2021 key stats: 603 passing yards, 5 passing TDs, 2 INTs, 97.3 passer rating, 67.7 completion percentage, 33.4 ESPN QBR, 8.5 yards per attempt
17. Matt Ryan, Colts
Ryan was far removed from his 2016 NFL MVP level in his final season in Atlanta. He showed some decline in arm strength and the efficiency wasn’t there with limited all-around support. He needed a welcome change of scenery and got it at 37. The Colts were thrilled to get him for their run-heavy offense to raise their talented young receiving corps. The vibes with Frank Reich and Marcus Bradley have been great so watch out for a significant rebound.
2021 key stats (with Falcons): 3,968 passing yards, 20 passing TDs, 12 INTs, 90.4 passer rating, 67.0 completion percentage, 46.1 ESPN QBR, 7.1 yards per attempt
18. Jameis Winston, Saints
Winston has gotten some worthy buzz for Comeback Player of the Year coming off suffering his major knee injury (torn ACL). He made the successful transition to efficient passer with good work under Sean Payton and without Payton, has been treated as the unquestioned successor for Drew Brees (for now). The Saints worked to keep their offensive line intact and raised the big-play quotient in their receiving corps with Chris Olave joining Michael Thomas. Winston has the support to have a nice second career and he’s still only 28.
2021 key stats: 1,170 passing yards, 14 passing TDs, 3 INTs, 102.8 passer rating, 59.0 completion percentage, 64.4 ESPN QBR, 7.2 yards per attempt
19. Ryan Tannehill, Titans
Tannehill was the ideal passer to rev up the play-action game with his arm and athleticism playing well off Derrick Henry’s dominant power running. Although Tannehiill continued to do some good running of his own, he lost his way with Henry missing a good chunk of 2021. He might have hit his ceiling as a dependent QB and at 34 after more playoff disappointment, there might be a transition to seeing what Malik Willis can do soon in Tennessee.
2021 key stats: 3,734 passing yards, 21 passing TDs, 14 INTs, 89.6 passer rating, 67.2 completion percentage, 55.9 ESPN QBR, 7.0 yards per attempt, 270 rushing yards, 7 rushing TDs
20. Mac Jones, Patriots
Jones has receiving high praise from Bill Belichick for good reason: He “did his job” well enough as a rookie while trying to grasp a complex, diverse offense to lead the team into the playoffs. His gritty, cerebral young leadership draws worthy parallels to a young Brady playing off the defense and running game. The big stats might be limited for a while, but there’s no question New England has found its new long-term answer.
2021 key stats: 3,801 passing yards, 22 passing TDs, 13 INTs, 92.5 passer rating, 67.6 completion percentage, 50.9 ESPN QBR, 7.3 yards per attempt
21. Carson Wentz, Commanders
At a glance, Wentz’s lone season in Indianapolis didn’t seem terrible, but where he let the team down (and what was a developing issue in Philadelphia) was trying to do much and not playing contained when needed within the offensive system. For the Commanders to get the best out of him, they need to have some leeway for that while getting him refocused to better use his big arm in the downfield passing game. Locking up Terry McLaurin and drafting Jahan Dotson are big means toward that end.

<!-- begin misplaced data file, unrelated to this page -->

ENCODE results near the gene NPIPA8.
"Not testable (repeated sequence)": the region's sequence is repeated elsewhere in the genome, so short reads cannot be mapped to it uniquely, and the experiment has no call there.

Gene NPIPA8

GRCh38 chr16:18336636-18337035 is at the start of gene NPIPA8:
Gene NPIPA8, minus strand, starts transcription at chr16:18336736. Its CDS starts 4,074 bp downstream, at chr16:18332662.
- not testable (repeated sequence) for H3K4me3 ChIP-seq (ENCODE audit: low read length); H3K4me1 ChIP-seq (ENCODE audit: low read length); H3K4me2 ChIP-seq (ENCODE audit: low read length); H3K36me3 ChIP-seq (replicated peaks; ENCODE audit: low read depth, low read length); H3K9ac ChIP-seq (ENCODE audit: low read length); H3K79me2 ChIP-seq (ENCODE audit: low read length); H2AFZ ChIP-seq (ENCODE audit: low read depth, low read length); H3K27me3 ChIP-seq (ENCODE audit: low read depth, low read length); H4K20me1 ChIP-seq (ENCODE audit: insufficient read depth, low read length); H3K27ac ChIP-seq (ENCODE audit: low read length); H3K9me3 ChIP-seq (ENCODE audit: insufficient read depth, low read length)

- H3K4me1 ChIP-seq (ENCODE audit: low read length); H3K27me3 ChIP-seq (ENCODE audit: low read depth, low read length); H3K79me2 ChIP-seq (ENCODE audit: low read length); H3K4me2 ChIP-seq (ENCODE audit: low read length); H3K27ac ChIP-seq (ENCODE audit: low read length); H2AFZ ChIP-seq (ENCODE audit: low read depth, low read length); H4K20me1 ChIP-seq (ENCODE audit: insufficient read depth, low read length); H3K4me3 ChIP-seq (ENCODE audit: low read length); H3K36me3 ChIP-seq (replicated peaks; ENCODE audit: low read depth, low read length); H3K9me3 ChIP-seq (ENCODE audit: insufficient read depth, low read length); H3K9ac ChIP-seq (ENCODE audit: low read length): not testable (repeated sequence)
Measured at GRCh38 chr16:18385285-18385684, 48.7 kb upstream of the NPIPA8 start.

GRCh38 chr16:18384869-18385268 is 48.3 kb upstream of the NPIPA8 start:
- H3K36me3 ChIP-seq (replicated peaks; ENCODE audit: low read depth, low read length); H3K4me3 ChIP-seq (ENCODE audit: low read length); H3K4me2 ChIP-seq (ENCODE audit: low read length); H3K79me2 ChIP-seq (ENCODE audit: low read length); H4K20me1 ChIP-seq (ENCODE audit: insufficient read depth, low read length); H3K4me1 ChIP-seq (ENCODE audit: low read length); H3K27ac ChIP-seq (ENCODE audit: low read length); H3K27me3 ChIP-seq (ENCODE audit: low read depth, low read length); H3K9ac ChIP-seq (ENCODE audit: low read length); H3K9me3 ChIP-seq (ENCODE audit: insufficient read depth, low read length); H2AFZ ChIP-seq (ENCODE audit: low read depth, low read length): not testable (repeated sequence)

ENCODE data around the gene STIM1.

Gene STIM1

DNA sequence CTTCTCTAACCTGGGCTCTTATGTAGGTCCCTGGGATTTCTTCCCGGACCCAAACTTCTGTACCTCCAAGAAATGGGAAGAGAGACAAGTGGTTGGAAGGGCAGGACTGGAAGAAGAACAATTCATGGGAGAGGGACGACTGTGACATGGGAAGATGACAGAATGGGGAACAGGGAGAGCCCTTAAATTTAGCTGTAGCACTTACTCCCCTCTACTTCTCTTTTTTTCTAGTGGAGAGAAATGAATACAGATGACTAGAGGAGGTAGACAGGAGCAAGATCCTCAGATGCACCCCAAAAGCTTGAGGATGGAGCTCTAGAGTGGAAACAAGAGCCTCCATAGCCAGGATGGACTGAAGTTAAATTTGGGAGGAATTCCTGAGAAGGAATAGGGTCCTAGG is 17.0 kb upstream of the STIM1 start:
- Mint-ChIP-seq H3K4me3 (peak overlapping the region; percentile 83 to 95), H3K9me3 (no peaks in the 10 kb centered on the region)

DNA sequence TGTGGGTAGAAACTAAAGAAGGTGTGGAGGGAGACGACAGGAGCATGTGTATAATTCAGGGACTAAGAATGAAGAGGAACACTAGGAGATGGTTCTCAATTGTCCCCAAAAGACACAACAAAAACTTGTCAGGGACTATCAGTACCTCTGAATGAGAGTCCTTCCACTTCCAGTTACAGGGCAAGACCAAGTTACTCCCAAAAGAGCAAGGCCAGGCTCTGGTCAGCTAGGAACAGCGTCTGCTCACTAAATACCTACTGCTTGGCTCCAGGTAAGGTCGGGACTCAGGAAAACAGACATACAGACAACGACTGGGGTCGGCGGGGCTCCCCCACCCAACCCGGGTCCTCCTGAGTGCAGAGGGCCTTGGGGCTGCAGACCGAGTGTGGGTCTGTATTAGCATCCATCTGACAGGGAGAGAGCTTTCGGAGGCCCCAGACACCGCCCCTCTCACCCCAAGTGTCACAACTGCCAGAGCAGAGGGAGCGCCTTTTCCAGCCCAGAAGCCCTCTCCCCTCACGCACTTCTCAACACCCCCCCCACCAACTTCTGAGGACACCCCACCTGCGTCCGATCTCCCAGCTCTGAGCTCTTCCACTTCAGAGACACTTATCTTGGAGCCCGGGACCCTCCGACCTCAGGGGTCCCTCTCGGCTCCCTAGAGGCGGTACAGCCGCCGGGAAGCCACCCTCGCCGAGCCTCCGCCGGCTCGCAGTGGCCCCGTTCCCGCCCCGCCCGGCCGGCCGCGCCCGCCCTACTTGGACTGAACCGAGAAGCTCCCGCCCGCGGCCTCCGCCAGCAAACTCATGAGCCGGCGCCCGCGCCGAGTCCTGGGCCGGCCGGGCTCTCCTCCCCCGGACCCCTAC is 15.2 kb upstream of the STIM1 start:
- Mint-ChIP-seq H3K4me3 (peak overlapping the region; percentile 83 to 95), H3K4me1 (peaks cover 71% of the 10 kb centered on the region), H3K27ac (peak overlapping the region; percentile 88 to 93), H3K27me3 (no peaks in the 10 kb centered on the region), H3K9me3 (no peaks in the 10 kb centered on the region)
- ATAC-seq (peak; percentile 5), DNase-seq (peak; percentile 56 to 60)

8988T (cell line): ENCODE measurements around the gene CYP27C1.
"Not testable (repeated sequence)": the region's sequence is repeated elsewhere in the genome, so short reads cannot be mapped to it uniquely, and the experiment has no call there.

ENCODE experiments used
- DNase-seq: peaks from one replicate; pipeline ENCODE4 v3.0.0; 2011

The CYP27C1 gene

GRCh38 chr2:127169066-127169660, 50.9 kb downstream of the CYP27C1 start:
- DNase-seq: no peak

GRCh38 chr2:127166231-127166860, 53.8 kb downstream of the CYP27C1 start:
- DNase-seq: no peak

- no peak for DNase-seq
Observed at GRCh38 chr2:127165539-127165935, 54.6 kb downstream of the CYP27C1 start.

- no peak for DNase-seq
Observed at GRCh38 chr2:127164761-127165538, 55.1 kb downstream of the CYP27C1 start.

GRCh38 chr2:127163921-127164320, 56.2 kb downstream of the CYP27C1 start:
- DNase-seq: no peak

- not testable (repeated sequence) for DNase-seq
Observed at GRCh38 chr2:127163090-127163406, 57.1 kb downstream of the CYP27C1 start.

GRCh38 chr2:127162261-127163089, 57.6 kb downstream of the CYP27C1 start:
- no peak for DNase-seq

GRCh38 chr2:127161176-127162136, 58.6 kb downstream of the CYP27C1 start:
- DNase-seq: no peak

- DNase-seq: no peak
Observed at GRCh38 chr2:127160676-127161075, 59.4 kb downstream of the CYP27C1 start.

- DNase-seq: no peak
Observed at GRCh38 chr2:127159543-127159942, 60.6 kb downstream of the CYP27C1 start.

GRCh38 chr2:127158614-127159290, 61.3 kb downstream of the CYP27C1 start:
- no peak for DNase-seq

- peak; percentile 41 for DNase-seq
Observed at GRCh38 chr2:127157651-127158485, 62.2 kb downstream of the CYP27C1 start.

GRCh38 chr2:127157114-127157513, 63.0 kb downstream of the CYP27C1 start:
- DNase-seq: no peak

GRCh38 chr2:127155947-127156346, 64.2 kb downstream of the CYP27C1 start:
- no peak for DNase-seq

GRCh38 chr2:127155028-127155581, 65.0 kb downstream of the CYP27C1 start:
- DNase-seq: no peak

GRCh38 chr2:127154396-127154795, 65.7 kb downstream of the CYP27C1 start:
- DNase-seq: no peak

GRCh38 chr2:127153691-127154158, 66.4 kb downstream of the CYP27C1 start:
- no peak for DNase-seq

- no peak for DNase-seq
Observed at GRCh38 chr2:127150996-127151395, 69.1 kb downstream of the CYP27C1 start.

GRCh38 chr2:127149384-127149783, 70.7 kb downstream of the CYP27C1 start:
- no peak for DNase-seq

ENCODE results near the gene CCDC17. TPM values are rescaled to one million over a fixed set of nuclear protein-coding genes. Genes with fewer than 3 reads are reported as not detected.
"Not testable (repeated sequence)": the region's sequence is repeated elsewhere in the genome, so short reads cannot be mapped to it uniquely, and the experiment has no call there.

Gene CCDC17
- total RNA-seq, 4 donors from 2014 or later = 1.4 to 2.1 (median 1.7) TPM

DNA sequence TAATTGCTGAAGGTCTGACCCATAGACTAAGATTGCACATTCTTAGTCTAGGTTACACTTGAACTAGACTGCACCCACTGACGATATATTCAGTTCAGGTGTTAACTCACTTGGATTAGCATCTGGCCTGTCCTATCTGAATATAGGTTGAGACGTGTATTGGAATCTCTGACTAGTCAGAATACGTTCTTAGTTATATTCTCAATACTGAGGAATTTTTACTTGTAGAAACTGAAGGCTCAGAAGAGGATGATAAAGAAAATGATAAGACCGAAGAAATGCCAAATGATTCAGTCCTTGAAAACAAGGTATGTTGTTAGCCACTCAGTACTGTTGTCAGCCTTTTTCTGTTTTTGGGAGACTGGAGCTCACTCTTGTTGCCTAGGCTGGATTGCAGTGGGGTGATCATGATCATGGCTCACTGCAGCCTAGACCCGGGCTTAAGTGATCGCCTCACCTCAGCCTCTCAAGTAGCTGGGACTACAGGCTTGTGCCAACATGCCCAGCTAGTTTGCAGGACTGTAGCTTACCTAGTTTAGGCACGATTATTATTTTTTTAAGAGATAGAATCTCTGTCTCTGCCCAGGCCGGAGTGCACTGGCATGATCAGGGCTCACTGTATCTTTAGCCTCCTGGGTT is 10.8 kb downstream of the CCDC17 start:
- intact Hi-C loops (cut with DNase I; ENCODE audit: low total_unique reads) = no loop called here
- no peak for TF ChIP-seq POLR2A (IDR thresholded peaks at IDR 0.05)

2021 key stats (with Colts): 3,563 passing yards, 27 passing TDs, 7 INTs, 94.6 passer rating, 62.4 completion percentage, 54.7 ESPN QBR, 6.9 yards per attempt, 215 rushing yards, TD
22. Tua Tagovailoa, Dolphins
It’s not an exaggeration to say Tagovailoa is facing a make-or-break third season in the NFL in terms of being healthy and efficient and showing the upside tied to his first-round pedigree. He’s far behind 2020 draft mates Herbert and Burrow in all capacities. Tagovailoa must take advantage of a superior system with new offensive-minded coach Mike McDaniel, improved weapons (Chase Edmonds, Tyreek HIll, Cedrick Wilson) and better pass protection. He should be set up for a successful around but falling flat would say he’s not the right franchise QB.
2021 key stats: 2,653 passing yards, 16 passing TDs, 10 INTs, 90.1 passer rating, 49.7 ESPN QBR, 6.8 yards per attempt, 128 rushing yards, 3 rushing TDs
23. Justin Fields, Bears
Fields had a rough rookie season with no good plan for him under offensive-minded coach Matt Nagy. That is changing quickly with new play-caller Luke Gentry, who brings some helpful RPO concepts from LaFleur and the rival Packers. Fields will get more chances to put together his arm and athleticism, as being given more freedom to run will also help his passing growth.
2021 key stats: 1,870 passing yards, 7 passing TDs, 10 INTs, 73.2 passer rating, 58.9 completion percentage, 26.4 ESPN QBR, 6.9 yards per attempt, 420 rushing yards, 2 rushing TDs
24. Zach Wilson, Jets
Lance and Tagovailoa are getting buzz for operating in similar QB-friendly systems, but Wilson has some of the same benefits to make the most of his arm and athleticism, too. The Jets upgraded Wilson’s offensive line, wide receivers and tight ends more to the liking of coordinator Mike LaFleur. Wilson can start to develop into the flat-out dynamic playmaker with great confidence and full health in Year 2.